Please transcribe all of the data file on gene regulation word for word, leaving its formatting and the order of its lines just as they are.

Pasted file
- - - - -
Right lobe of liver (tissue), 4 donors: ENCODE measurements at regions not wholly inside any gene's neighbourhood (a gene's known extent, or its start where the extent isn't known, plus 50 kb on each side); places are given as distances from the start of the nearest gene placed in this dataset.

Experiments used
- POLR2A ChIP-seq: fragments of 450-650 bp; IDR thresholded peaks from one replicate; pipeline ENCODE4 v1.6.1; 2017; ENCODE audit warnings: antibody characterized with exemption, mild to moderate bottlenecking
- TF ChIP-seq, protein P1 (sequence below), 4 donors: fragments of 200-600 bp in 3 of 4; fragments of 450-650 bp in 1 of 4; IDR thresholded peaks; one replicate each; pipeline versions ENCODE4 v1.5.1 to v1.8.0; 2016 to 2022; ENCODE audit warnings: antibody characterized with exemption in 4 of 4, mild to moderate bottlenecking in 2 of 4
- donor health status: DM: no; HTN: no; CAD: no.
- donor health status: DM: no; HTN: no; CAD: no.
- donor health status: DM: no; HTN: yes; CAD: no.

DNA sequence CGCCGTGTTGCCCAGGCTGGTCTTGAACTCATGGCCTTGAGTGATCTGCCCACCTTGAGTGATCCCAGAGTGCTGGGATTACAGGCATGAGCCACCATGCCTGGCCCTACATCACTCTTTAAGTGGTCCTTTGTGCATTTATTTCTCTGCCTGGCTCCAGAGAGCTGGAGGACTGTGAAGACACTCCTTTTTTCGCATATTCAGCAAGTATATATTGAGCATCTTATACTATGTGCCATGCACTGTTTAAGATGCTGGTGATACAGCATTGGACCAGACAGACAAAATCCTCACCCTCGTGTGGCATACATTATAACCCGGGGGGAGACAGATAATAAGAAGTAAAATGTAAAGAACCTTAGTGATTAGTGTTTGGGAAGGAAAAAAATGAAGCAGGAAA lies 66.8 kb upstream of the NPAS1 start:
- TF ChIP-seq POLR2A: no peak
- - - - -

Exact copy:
Right lobe of liver (tissue), 4 donors: ENCODE measurements at regions not wholly inside any gene's neighbourhood (a gene's known extent, or its start where the extent isn't known, plus 50 kb on each side); places are given as distances from the start of the nearest gene placed in this dataset.

Experiments used
- POLR2A ChIP-seq: fragments of 450-650 bp; IDR thresholded peaks from one replicate; pipeline ENCODE4 v1.6.1; 2017; ENCODE audit warnings: antibody characterized with exemption, mild to moderate bottlenecking
- TF ChIP-seq, protein P1 (sequence below), 4 donors: fragments of 200-600 bp in 3 of 4; fragments of 450-650 bp in 1 of 4; IDR thresholded peaks; one replicate each; pipeline versions ENCODE4 v1.5.1 to v1.8.0; 2016 to 2022; ENCODE audit warnings: antibody characterized with exemption in 4 of 4, mild to moderate bottlenecking in 2 of 4
- donor health status: DM: no; HTN: no; CAD: no.
- donor health status: DM: no; HTN: no; CAD: no.
- donor health status: DM: no; HTN: yes; CAD: no.

DNA sequence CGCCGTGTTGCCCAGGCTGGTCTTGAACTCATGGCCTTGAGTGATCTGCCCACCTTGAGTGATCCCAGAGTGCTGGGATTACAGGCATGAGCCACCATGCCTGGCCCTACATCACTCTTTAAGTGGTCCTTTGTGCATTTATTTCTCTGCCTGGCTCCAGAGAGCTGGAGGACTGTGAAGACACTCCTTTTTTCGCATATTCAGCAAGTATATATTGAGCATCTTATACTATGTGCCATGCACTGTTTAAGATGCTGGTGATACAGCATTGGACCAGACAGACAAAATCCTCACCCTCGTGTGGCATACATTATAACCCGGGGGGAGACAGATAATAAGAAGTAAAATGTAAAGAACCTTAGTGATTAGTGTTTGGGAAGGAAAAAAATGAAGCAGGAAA lies 66.8 kb upstream of the NPAS1 start:
- TF ChIP-seq POLR2A: no peak